Bluetooth Headset Hat



Introduction: Bluetooth Headset Hat

When I thought of this idea, I went to Amazon to see if I could find something similar and I did find a good bluetooth hat. For $40. I decided to make my own (because it is a lot of fun) and I also made it for free since I had all the materials. Even if you do have to purchase all the materials, it will still cost you under $20. (Not including tools!)

Step 1: Materials

For this project you will need:

A working bluetooth headset (The headset shell can be broken, you only need the components.) (This is the one I used: LINK)

A hat

A strip of cloth

Some thread

Electrical Tape or Heat Shrink Tubing

Copper Wire (With Insulation)


Soldering iron

Hot glue gun

A needle


Step 2: The Headset Strap

The headset I used was my brother's old one that he had given up on when the strap (the part that goes over your head) broke. If your strap is broken and you can remove it without cutting the wire, skip to the next step. If not, stay here. To break the strap of the headset, get some heavy duty scissors that can cut through plastic, and cut through the strap. You need to make sure that the wire that runs through the strap is cut.

Step 3: The Components

To remove the components from their casing, first pop out the pads, and hold onto them. Then remove the screws that hold the interior layer of plastic. On the side with the buttons, you should see a large green circuit board attached to the outer piece of plastic with four screws. On the other side, you should see a battery and the speaker. Your next step is to pull at the black wire that runs through the headset. If you can't pull it through, you may have to cut it shorter. The length doesn't matter that much, but the longer it is the more room for error because you can shave some more off of it. Once you have completely separated the headset, you can throw it out. To reattach the wires, I used an old usb cable, because it has four separate copper wires in it. Just strip the cable on both ends, and connect the wires. I made the connections safer with electrical tape, but heat shrink tubing would work just as well.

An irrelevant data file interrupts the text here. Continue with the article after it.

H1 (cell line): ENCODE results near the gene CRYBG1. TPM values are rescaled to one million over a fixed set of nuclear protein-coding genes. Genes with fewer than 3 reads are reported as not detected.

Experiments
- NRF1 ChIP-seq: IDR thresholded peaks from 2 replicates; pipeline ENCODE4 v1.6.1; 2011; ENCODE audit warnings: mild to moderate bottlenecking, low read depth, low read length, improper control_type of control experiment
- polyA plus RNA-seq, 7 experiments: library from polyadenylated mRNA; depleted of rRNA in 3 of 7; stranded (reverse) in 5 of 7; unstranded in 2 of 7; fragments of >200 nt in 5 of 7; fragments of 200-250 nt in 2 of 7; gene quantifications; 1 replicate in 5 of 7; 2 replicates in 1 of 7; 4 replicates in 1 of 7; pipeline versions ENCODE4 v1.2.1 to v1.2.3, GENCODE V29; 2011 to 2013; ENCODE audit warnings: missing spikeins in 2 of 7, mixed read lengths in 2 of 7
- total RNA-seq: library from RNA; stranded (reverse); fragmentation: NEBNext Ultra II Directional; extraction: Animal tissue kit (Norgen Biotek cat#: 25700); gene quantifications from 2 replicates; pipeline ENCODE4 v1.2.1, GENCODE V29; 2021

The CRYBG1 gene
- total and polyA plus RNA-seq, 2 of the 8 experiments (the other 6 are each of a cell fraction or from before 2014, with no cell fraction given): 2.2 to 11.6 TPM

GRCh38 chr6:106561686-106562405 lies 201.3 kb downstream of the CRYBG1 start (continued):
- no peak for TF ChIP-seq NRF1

Step 4: The Hat

Once you are done with the soldering, it is time to attach it to the hat. First, take your fabric and sew it into a sleeve with a hole on each end. This hole should be slightly larger then the speaker cushions you removed earlier. Slide the one of the speaker modules through the sleeve until it comes out the other side. Make sure the on/off button on the speaker module is facing away from the sleeve, this will be important later. Hot glue the speaker cushions onto the modules, making sure hot glue doesn't get into the speaker. Put the completed sleeve on your head, and make sure you can easily reach the on/off switch, and that the sleeve is comfortable. Secure the speaker modules to the sleeve using hot glue. Put the sleeve back on your head, and pull the hat over it. Carefully take of the hat, making sure the sleeve stays in the hat. Pin the sleeve in that location, and sew the sleeve into the hat.

Step 5: The Finished Product!

You're finished! Enjoy your new hat and please share pictures and comments below! If you liked this instructable, please take time to comment, like, and vote for me in the Epilog IX Challenge, and the Sew Warm Contest. Also, I have decided to cut back on my erratic publishing; my new plan is one instructable every Saturday, with little bonus ones every so often during the week. Thank you for reading my instructable, I hope you enjoyed it. If you want to see more instructables, please comment below, it really means a lot to me.


Epilog Challenge 9

Participated in the
Epilog Challenge 9

Sew Warm Contest 2018

Participated in the
Sew Warm Contest 2018

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